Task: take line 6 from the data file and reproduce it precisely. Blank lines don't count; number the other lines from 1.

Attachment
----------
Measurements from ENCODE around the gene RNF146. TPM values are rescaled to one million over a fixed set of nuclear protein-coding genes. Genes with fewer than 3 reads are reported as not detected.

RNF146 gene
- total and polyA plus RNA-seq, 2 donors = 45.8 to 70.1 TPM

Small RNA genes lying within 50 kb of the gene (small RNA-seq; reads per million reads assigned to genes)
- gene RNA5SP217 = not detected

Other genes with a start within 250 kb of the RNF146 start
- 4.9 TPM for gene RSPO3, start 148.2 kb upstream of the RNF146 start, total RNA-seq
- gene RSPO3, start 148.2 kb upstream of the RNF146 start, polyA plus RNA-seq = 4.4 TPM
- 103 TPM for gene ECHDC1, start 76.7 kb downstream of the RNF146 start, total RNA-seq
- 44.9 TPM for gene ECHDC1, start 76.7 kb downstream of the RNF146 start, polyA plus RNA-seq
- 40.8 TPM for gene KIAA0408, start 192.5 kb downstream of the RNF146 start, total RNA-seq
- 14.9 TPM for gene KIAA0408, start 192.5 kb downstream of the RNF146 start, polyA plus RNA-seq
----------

Other genes with a start within 250 kb of the RNF146 start